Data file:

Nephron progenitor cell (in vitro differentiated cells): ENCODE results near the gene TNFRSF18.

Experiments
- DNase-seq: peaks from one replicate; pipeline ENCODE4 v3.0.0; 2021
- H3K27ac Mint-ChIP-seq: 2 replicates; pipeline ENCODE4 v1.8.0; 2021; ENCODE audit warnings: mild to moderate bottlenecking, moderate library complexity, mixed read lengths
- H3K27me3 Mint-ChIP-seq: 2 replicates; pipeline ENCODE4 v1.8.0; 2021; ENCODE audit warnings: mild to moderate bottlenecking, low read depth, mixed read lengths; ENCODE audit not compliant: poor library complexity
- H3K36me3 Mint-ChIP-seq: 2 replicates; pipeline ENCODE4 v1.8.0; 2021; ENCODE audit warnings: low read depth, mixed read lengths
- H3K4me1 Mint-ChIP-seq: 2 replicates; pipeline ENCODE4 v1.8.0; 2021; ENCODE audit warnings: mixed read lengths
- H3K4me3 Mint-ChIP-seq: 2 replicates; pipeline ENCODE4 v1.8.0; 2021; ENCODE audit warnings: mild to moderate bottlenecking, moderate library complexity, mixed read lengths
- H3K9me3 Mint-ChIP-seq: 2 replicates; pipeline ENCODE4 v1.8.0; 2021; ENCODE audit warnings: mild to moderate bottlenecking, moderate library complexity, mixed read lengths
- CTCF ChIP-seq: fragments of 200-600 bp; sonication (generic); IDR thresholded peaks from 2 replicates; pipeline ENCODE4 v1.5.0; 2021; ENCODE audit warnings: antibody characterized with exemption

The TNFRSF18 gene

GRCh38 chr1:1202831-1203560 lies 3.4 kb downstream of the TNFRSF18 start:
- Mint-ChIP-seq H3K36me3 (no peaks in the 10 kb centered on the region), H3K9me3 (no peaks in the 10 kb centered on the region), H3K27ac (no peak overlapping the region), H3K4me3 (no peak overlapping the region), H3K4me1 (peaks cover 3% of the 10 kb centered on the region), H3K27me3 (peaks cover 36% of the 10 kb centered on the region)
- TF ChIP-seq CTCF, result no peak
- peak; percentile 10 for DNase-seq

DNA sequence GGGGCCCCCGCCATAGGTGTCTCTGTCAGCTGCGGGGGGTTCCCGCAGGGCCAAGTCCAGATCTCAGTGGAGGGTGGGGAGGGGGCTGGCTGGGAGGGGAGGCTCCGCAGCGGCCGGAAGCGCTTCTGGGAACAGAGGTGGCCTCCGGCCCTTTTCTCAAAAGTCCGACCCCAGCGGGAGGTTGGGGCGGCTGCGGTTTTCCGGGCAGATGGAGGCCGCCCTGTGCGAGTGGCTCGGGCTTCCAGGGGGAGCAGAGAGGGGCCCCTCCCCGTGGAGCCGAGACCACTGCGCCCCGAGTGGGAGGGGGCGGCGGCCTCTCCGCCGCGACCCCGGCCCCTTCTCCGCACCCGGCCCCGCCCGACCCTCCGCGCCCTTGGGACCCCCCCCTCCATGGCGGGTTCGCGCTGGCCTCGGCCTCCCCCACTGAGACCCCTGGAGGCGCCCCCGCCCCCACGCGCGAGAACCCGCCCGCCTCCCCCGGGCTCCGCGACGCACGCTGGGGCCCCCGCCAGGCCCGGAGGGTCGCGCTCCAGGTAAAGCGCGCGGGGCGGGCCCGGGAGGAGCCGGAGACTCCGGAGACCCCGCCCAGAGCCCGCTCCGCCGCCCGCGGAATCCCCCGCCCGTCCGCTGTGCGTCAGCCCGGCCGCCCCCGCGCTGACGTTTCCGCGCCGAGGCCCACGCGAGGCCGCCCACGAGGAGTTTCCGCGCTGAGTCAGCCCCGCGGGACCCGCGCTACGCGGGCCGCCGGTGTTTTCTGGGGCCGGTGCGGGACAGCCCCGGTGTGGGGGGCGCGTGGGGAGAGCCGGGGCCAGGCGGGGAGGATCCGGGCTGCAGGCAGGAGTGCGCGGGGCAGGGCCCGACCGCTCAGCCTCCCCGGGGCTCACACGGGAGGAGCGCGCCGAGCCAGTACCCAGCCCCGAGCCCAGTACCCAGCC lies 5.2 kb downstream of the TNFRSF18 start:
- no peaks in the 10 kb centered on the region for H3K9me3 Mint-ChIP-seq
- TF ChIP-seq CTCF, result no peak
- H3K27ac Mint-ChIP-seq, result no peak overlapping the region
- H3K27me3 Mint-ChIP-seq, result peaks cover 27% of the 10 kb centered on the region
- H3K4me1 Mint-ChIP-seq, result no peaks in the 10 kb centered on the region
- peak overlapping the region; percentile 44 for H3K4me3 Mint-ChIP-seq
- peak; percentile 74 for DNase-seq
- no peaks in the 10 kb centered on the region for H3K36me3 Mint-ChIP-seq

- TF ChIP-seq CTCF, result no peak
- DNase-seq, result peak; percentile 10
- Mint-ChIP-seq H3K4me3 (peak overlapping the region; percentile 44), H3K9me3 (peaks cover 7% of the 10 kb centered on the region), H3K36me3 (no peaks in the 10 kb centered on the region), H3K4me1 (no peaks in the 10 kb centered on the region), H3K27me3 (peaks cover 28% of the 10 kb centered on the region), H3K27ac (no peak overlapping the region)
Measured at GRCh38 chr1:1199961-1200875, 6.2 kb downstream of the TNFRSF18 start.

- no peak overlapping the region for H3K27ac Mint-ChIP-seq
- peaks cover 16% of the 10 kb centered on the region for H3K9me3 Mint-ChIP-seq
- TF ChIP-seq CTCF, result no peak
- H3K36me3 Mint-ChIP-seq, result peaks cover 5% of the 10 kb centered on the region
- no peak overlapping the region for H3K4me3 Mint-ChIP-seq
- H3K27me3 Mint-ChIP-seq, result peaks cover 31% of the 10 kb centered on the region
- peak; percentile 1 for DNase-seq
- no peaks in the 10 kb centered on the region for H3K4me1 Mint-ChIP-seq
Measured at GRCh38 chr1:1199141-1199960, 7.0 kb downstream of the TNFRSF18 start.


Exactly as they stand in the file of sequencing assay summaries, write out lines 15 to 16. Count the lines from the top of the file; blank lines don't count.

- peak; percentile 10 for DNase-seq

DNA sequence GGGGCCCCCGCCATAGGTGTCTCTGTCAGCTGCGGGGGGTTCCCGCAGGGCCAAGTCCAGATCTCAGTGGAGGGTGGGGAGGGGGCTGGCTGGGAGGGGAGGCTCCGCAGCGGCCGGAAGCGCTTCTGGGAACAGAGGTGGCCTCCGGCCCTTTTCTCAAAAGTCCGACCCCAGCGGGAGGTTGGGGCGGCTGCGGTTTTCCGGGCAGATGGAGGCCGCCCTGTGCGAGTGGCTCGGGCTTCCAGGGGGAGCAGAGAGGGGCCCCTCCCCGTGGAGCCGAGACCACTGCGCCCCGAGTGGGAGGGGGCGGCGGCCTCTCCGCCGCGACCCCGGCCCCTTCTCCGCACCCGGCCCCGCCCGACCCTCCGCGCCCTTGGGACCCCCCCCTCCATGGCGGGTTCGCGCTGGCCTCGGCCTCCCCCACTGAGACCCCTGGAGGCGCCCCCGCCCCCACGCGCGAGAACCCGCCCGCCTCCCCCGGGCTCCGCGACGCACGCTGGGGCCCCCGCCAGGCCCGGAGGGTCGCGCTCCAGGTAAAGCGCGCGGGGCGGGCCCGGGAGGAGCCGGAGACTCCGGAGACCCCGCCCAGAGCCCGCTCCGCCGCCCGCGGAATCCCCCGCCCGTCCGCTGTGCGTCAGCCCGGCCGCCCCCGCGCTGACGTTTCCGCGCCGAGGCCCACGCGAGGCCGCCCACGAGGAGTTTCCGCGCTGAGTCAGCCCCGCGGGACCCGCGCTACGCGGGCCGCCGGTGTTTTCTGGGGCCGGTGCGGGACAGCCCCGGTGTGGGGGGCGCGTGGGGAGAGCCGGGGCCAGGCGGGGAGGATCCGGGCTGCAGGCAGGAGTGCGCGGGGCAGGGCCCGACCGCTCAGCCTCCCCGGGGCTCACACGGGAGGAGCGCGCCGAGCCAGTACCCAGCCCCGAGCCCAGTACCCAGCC lies 5.2 kb downstream of the TNFRSF18 start: